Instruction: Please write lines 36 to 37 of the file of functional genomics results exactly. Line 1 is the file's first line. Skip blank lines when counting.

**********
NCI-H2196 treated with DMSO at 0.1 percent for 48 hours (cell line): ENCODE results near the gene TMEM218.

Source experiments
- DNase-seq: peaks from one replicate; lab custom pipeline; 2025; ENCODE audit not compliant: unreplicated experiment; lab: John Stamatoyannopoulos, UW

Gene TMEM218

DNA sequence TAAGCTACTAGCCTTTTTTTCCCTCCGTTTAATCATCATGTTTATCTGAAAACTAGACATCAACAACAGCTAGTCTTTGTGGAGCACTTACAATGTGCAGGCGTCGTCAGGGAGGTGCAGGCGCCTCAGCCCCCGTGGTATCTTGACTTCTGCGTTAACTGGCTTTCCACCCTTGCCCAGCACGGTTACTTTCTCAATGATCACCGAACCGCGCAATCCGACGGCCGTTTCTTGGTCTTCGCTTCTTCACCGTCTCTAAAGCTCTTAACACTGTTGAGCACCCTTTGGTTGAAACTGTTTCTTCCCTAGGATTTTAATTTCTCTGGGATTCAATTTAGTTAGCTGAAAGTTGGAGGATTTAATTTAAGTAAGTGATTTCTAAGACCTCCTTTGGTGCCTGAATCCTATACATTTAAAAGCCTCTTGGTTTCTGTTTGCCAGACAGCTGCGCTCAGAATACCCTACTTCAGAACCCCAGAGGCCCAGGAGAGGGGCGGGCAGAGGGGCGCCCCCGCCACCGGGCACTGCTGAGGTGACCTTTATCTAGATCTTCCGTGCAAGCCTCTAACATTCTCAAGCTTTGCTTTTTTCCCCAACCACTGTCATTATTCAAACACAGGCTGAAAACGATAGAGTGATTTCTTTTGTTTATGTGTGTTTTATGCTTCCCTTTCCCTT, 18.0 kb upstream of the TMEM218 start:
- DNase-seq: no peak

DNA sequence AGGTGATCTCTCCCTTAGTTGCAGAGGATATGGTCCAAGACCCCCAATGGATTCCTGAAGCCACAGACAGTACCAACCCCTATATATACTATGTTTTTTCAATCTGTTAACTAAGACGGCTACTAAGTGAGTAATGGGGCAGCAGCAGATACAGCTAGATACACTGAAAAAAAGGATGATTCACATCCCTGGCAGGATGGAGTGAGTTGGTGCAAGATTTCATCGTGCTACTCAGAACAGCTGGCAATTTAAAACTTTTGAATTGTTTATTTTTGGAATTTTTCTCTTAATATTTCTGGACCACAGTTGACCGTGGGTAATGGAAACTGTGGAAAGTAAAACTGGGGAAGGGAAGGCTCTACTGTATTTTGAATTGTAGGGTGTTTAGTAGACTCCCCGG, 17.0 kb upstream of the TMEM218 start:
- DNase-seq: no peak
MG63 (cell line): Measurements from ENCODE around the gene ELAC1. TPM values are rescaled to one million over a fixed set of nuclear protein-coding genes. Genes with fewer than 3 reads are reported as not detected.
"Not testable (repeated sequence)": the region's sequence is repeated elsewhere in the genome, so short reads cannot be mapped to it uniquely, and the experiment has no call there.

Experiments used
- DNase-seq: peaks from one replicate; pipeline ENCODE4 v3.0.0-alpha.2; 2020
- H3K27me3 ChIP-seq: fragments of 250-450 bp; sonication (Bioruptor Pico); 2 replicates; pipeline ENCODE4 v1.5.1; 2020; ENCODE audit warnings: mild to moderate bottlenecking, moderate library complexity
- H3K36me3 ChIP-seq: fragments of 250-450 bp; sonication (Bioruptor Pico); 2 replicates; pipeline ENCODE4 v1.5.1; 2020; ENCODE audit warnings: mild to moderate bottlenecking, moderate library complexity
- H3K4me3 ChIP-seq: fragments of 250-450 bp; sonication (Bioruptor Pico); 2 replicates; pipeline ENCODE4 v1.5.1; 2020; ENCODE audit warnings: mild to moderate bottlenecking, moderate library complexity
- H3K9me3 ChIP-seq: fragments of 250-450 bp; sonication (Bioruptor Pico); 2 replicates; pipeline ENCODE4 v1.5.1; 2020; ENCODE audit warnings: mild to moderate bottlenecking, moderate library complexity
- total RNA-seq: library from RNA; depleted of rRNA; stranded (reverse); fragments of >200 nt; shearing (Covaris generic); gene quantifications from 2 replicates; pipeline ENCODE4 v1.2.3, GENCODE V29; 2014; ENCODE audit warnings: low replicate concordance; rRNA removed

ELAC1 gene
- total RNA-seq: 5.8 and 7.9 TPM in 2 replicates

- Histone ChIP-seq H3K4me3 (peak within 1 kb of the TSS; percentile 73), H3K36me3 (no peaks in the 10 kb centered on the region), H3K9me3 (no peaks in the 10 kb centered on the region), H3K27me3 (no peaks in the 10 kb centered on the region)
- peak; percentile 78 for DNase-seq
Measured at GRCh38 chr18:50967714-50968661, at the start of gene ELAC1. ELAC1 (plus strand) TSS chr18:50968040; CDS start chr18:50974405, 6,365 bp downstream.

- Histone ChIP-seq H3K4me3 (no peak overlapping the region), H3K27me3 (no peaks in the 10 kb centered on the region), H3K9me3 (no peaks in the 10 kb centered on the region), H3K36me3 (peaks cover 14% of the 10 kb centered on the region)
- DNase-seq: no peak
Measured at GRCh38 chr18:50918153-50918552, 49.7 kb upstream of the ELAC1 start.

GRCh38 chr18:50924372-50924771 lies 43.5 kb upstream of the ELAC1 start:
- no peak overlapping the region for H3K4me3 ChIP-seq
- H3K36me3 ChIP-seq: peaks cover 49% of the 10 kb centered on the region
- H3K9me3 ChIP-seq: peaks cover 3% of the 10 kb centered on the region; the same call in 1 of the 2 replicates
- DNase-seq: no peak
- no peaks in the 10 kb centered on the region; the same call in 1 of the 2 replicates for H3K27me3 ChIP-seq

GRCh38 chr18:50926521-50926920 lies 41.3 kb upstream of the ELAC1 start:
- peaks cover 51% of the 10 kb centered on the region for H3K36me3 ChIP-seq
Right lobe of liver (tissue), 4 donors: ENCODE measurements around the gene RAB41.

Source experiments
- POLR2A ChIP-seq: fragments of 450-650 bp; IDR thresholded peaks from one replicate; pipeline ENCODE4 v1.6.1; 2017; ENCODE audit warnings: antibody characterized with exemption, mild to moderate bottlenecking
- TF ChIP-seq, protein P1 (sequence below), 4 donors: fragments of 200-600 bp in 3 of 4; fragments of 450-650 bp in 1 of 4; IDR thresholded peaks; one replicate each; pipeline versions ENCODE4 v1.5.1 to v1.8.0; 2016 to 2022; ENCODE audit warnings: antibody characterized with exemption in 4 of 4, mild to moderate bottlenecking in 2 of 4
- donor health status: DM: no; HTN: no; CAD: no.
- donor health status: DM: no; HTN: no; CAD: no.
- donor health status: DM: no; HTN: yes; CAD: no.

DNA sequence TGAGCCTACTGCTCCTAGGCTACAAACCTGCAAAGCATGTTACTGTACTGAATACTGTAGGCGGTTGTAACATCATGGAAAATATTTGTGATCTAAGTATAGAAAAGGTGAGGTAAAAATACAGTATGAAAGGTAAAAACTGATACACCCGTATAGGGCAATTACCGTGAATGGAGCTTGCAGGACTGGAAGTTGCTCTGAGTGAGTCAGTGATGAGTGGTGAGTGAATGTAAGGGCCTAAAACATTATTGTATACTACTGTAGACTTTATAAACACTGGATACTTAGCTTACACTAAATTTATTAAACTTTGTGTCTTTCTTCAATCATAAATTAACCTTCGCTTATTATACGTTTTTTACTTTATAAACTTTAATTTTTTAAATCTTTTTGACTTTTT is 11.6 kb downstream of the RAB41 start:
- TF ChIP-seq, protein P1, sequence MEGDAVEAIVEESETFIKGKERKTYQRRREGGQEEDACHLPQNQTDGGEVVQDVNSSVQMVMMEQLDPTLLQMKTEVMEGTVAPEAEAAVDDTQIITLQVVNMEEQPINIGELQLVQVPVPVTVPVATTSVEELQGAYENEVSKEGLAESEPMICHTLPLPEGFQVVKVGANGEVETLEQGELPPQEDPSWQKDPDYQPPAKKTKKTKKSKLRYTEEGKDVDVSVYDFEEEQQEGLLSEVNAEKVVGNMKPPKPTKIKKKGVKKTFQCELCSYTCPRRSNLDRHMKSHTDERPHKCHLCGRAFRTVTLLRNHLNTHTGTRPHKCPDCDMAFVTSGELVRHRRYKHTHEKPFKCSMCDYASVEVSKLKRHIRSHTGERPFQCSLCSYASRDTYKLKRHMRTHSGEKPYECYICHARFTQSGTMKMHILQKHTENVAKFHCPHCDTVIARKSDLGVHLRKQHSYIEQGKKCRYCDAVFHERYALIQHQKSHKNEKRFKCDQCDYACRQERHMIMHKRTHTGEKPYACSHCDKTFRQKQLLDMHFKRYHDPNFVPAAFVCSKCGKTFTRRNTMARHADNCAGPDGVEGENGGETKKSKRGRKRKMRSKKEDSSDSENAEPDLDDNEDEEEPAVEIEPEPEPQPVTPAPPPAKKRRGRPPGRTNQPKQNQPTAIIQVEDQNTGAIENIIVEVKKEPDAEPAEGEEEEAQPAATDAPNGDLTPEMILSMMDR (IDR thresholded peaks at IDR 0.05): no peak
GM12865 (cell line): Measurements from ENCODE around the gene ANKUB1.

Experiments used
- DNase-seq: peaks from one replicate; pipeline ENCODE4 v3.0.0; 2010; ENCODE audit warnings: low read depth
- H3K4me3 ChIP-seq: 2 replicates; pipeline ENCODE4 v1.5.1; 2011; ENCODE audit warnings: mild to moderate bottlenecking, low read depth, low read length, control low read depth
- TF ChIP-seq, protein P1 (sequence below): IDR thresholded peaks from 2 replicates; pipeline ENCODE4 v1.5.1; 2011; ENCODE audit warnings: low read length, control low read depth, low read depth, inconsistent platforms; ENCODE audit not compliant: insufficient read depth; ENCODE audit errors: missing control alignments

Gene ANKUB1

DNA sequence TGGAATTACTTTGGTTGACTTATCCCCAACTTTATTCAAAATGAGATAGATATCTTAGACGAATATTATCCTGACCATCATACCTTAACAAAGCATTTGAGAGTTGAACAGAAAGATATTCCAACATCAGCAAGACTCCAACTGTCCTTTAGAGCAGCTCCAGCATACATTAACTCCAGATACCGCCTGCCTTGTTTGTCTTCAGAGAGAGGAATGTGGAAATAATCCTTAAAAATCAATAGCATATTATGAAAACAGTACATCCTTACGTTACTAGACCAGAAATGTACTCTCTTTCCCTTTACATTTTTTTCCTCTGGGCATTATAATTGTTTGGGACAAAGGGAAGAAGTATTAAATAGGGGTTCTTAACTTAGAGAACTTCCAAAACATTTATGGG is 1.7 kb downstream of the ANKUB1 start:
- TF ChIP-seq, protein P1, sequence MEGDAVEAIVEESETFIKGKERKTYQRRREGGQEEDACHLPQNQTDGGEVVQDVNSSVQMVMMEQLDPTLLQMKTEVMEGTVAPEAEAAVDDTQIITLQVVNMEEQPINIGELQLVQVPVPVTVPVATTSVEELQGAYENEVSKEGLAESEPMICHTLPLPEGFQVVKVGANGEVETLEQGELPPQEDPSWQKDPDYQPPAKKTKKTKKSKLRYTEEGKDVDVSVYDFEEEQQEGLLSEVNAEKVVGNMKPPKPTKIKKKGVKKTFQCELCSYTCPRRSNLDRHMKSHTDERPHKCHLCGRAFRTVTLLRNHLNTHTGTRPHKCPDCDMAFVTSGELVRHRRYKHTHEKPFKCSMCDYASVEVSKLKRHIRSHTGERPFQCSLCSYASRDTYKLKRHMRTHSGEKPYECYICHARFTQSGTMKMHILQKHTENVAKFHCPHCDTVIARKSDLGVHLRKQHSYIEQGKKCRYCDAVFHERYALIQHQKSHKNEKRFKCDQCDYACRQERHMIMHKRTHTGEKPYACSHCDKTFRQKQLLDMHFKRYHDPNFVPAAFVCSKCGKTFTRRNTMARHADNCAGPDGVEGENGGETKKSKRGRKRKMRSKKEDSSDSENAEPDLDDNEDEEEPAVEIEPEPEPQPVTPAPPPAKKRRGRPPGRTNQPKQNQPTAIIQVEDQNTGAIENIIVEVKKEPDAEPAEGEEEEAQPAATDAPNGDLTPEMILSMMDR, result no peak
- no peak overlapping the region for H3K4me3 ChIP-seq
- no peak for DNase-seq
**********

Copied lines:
- POLR2A ChIP-seq: fragments of 450-650 bp; IDR thresholded peaks from one replicate; pipeline ENCODE4 v1.6.1; 2017; ENCODE audit warnings: antibody characterized with exemption, mild to moderate bottlenecking
- TF ChIP-seq, protein P1 (sequence below), 4 donors: fragments of 200-600 bp in 3 of 4; fragments of 450-650 bp in 1 of 4; IDR thresholded peaks; one replicate each; pipeline versions ENCODE4 v1.5.1 to v1.8.0; 2016 to 2022; ENCODE audit warnings: antibody characterized with exemption in 4 of 4, mild to moderate bottlenecking in 2 of 4